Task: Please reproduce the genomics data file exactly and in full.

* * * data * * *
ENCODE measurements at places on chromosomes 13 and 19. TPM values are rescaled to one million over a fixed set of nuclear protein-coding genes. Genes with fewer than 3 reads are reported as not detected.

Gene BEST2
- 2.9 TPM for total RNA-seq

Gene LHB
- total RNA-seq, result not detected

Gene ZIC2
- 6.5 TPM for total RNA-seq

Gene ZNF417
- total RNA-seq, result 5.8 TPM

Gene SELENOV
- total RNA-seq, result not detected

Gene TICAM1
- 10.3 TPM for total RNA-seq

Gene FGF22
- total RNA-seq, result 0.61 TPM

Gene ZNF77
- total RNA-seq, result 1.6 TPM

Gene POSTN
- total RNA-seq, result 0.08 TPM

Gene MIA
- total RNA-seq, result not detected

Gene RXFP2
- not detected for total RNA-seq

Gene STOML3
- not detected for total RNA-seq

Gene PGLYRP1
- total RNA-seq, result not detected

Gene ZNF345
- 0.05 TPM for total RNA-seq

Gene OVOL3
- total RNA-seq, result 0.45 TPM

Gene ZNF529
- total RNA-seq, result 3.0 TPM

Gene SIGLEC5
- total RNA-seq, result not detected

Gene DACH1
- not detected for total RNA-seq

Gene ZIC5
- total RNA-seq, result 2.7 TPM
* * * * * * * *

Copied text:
ENCODE measurements at places on chromosomes 13 and 19. TPM values are rescaled to one million over a fixed set of nuclear protein-coding genes. Genes with fewer than 3 reads are reported as not detected.

Gene BEST2
- 2.9 TPM for total RNA-seq

Gene LHB
- total RNA-seq, result not detected

Gene ZIC2
- 6.5 TPM for total RNA-seq

Gene ZNF417
- total RNA-seq, result 5.8 TPM

Gene SELENOV
- total RNA-seq, result not detected

Gene TICAM1
- 10.3 TPM for total RNA-seq

Gene FGF22
- total RNA-seq, result 0.61 TPM

Gene ZNF77
- total RNA-seq, result 1.6 TPM

Gene POSTN
- total RNA-seq, result 0.08 TPM

Gene MIA
- total RNA-seq, result not detected

Gene RXFP2
- not detected for total RNA-seq

Gene STOML3
- not detected for total RNA-seq

Gene PGLYRP1
- total RNA-seq, result not detected

Gene ZNF345
- 0.05 TPM for total RNA-seq

Gene OVOL3
- total RNA-seq, result 0.45 TPM

Gene ZNF529
- total RNA-seq, result 3.0 TPM

Gene SIGLEC5
- total RNA-seq, result not detected

Gene DACH1
- not detected for total RNA-seq

Gene ZIC5
- total RNA-seq, result 2.7 TPM